Breaking: MRI Agent Linked to Brain Abnormalities | Bob's Blitz

Breaking: MRI Agent Linked to Brain Abnormalities

Three years ago we asked, Do Pro Teams Expose Players to Unnecessary MRI Related Risks? Bob wrote at the time:

We're not going to even touch on the extreme dangers of contrast that is sometimes used with MRIs (and whether a player has had contrast is almost never reported to the media anyway). But Google 'MRI Contrast Dangers' for a sample of the severe risks contrast can cause for patients. I personally know someone who had their kidneys destroyed after receiving contrast. They are currently on dialysis.

Fast forward to this past December. The Radiological Society of North America released the following press release, 'Contrast Agent Linked with Brain Abnormalities on MRI.'

For the first time, researchers have confirmed an association between a common magnetic resonance imaging (MRI) contrast agent and abnormalities on brain MRI, according to a new study published online in the journal Radiology. The new study raises the possibility that a toxic component of the contrast agent may remain in the body long after administration.

Brain MRI exams are often performed with a gadolinium-based contrast medium (Gd-CM). Gadolinium's paramagnetic properties make it useful for MRI, but the toxicity of the gadolinium ion means it must be chemically bonded with non-metal ions so that it can be carried through the kidneys and out of the body before the ion is released in tissue. Gd-CM is considered safe in patients with normal kidney function.

However, in recent years, clinicians in Japan noticed that patients with a history of multiple administrations of Gd-CM showed areas of high intensity, or hyperintensity, on MRI in two brain regions: the dentate nucleus (DN) and globus pallidus (GP). The precise clinical ramifications of hyperintensity are not known, but hyperintensity in the DN has been associated with multiple sclerosis, while hyperintensity of the GP is linked with hepatic dysfunction and several diseases.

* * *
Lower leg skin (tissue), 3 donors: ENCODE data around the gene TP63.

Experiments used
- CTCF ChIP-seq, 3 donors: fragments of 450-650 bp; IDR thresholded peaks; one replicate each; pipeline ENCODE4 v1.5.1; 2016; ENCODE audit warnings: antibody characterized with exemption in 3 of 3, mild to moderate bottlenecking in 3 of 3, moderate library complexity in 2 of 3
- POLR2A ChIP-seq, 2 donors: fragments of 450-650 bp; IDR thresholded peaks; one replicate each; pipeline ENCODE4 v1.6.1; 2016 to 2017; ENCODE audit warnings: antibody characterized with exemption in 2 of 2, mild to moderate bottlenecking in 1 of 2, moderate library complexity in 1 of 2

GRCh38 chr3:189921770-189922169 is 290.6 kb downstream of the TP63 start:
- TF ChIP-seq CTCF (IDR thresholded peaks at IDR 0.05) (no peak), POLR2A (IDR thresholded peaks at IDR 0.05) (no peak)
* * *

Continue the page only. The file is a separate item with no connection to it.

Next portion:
"Hyperintensity in the DN and GP on unenhanced MRI may be a consequence of the number of previous Gd-CM administrations," said lead author Tomonori Kanda, M.D., Ph.D., from Teikyo University School of Medicine in Tokyo and the Hyogo Cancer Center in Akashi, Japan. "Because gadolinium has a high signal intensity in the body, our data may suggest that the toxic gadolinium component remains in the body even in patients with normal renal function."

The doctor summed up as follows:

Dr. Kanda emphasized that there is currently no proof that gadolinium is responsible for hyperintensity on brain MRI. Further research based on autopsy specimens and animal experiments will be needed to clarify the relationship and determine if the patients with MRI hyperintensity in their brains have symptoms.

"Because patients who have multiple contrast material injections tend to have severe diseases, a slight symptom from the gadolinium ion may be obscured," Dr. Kanda said.

And you know who else has multiple contrast material injections, right? Pro athletes.

RSNA Press Release...Contrast Agent Linked with Brain Abnormalities on MRI

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